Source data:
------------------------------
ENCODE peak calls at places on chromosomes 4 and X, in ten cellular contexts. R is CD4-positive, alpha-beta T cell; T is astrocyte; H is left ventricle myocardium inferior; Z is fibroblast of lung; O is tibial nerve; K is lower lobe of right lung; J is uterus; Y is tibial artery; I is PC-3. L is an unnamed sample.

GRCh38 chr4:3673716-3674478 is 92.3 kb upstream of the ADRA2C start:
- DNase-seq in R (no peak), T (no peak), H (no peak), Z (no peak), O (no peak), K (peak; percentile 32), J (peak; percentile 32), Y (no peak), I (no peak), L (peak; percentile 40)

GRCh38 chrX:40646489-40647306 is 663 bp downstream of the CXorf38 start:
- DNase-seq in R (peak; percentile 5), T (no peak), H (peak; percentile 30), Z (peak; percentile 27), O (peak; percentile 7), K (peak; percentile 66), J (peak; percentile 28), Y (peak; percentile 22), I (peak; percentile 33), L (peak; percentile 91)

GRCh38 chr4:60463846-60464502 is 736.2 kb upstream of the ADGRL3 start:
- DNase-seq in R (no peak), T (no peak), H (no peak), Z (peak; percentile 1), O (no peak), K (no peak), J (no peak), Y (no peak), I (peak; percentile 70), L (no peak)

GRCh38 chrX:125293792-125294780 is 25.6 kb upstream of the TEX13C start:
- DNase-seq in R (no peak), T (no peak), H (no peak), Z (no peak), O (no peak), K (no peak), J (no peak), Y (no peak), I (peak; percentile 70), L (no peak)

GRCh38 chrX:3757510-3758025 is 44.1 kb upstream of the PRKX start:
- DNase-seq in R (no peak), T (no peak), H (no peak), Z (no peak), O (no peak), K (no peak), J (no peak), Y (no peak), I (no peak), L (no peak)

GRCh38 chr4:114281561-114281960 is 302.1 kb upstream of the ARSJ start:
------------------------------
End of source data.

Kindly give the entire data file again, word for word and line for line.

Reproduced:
ENCODE peak calls at places on chromosomes 4 and X, in ten cellular contexts. R is CD4-positive, alpha-beta T cell; T is astrocyte; H is left ventricle myocardium inferior; Z is fibroblast of lung; O is tibial nerve; K is lower lobe of right lung; J is uterus; Y is tibial artery; I is PC-3. L is an unnamed sample.

GRCh38 chr4:3673716-3674478 is 92.3 kb upstream of the ADRA2C start:
- DNase-seq in R (no peak), T (no peak), H (no peak), Z (no peak), O (no peak), K (peak; percentile 32), J (peak; percentile 32), Y (no peak), I (no peak), L (peak; percentile 40)

GRCh38 chrX:40646489-40647306 is 663 bp downstream of the CXorf38 start:
- DNase-seq in R (peak; percentile 5), T (no peak), H (peak; percentile 30), Z (peak; percentile 27), O (peak; percentile 7), K (peak; percentile 66), J (peak; percentile 28), Y (peak; percentile 22), I (peak; percentile 33), L (peak; percentile 91)

GRCh38 chr4:60463846-60464502 is 736.2 kb upstream of the ADGRL3 start:
- DNase-seq in R (no peak), T (no peak), H (no peak), Z (peak; percentile 1), O (no peak), K (no peak), J (no peak), Y (no peak), I (peak; percentile 70), L (no peak)

GRCh38 chrX:125293792-125294780 is 25.6 kb upstream of the TEX13C start:
- DNase-seq in R (no peak), T (no peak), H (no peak), Z (no peak), O (no peak), K (no peak), J (no peak), Y (no peak), I (peak; percentile 70), L (no peak)

GRCh38 chrX:3757510-3758025 is 44.1 kb upstream of the PRKX start:
- DNase-seq in R (no peak), T (no peak), H (no peak), Z (no peak), O (no peak), K (no peak), J (no peak), Y (no peak), I (no peak), L (no peak)

GRCh38 chr4:114281561-114281960 is 302.1 kb upstream of the ARSJ start: